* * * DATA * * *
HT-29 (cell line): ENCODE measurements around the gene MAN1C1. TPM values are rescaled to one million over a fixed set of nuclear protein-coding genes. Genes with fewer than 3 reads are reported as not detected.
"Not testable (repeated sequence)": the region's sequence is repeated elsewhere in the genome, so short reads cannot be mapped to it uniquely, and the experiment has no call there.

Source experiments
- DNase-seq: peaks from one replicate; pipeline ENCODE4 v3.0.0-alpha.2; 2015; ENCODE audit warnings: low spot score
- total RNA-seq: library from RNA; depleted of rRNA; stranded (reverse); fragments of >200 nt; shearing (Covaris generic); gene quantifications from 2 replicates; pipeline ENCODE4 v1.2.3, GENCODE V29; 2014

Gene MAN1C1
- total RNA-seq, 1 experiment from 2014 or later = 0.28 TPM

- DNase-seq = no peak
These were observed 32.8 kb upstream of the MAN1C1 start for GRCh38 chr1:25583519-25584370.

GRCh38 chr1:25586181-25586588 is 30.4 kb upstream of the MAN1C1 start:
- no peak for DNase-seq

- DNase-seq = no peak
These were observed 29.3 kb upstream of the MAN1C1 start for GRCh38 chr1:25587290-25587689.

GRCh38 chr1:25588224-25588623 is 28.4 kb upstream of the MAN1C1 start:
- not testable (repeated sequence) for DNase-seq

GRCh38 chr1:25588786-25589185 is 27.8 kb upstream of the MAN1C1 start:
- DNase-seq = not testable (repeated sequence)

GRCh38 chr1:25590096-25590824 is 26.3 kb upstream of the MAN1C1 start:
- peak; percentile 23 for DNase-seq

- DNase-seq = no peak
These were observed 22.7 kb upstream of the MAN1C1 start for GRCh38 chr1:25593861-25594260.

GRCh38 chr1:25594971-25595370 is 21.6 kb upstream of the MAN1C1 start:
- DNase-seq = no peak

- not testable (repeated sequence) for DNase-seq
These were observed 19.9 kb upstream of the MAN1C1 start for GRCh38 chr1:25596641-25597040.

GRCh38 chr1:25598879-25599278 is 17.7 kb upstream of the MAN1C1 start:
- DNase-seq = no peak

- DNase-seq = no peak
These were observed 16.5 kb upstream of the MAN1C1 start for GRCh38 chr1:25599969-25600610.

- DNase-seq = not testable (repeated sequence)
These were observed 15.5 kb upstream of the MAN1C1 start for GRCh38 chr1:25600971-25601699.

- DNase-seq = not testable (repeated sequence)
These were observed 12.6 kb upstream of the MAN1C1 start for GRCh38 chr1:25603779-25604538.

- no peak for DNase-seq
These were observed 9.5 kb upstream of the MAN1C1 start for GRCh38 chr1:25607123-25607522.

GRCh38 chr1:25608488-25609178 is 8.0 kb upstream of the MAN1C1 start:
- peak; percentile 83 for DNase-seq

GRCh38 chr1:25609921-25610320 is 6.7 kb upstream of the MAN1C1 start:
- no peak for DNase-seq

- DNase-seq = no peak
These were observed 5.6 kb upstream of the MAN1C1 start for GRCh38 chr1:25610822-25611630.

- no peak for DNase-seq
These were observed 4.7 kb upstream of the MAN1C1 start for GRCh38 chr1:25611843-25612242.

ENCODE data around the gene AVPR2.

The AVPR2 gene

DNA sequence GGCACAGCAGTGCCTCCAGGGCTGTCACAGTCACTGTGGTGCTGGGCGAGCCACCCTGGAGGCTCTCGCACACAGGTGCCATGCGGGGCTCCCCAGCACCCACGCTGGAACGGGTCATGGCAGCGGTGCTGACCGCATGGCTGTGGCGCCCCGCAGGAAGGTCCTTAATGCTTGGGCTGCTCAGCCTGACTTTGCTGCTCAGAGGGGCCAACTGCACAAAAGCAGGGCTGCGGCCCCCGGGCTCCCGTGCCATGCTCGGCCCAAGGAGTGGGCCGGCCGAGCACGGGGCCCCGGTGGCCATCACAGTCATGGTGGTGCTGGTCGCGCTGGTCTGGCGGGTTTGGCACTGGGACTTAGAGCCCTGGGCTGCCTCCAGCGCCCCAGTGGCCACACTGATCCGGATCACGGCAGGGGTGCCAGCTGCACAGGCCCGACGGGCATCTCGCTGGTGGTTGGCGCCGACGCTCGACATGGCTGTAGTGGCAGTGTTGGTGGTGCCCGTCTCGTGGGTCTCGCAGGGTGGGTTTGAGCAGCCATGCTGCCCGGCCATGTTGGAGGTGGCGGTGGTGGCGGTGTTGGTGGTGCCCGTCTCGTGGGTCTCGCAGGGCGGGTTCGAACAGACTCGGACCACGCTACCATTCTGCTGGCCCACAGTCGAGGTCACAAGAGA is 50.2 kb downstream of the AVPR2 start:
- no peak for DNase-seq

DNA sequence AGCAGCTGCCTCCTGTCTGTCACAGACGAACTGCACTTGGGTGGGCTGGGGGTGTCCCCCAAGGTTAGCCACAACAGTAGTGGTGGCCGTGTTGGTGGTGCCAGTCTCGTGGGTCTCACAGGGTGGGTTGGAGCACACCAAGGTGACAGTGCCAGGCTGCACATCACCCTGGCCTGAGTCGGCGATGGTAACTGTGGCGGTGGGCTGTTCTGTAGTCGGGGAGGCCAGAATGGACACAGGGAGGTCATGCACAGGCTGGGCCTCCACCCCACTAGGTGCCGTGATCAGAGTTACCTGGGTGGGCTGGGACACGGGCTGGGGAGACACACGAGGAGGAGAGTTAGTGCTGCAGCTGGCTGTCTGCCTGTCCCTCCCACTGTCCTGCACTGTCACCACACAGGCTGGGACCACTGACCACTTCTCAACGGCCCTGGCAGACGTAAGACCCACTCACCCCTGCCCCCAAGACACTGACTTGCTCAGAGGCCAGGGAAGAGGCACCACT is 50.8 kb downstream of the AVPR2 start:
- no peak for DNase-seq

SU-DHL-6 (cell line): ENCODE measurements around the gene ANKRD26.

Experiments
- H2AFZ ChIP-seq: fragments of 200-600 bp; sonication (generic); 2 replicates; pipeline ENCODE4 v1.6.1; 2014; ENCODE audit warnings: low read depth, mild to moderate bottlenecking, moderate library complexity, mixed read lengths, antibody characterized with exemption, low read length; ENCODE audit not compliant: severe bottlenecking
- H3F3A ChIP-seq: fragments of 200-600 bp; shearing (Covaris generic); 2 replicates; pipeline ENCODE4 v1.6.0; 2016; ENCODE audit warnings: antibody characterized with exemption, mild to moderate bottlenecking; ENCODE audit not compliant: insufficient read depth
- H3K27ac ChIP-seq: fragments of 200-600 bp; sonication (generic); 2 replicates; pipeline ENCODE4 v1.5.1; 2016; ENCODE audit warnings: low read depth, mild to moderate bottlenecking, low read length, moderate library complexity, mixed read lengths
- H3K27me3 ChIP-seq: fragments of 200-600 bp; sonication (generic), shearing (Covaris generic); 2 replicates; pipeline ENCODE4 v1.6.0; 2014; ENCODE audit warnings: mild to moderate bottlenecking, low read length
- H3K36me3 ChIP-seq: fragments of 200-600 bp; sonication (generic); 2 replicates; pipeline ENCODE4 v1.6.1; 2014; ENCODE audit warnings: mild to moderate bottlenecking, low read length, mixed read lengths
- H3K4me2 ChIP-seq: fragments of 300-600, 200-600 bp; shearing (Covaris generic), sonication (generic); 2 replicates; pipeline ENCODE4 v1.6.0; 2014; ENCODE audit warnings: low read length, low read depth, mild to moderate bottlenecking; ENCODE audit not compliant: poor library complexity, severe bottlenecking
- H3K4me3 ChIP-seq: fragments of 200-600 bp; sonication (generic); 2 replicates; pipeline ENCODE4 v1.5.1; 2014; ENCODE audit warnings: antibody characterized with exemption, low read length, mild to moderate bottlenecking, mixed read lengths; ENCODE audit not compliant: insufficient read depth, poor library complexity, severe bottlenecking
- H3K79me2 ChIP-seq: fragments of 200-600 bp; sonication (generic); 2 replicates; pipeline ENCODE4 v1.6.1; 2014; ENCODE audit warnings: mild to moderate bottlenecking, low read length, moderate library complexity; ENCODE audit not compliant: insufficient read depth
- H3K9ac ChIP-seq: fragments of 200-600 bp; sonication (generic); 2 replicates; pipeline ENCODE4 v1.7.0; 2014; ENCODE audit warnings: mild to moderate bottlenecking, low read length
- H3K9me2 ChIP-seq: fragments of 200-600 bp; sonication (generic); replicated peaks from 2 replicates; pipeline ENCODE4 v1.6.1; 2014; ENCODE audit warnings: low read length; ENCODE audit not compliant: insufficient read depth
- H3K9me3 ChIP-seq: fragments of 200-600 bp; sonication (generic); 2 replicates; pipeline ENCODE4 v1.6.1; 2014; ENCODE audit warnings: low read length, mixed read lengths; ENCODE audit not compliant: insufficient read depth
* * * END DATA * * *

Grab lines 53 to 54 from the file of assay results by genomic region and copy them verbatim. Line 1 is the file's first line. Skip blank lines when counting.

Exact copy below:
- H3F3A ChIP-seq: fragments of 200-600 bp; shearing (Covaris generic); 2 replicates; pipeline ENCODE4 v1.6.0; 2016; ENCODE audit warnings: antibody characterized with exemption, mild to moderate bottlenecking; ENCODE audit not compliant: insufficient read depth
- H3K27ac ChIP-seq: fragments of 200-600 bp; sonication (generic); 2 replicates; pipeline ENCODE4 v1.5.1; 2016; ENCODE audit warnings: low read depth, mild to moderate bottlenecking, low read length, moderate library complexity, mixed read lengths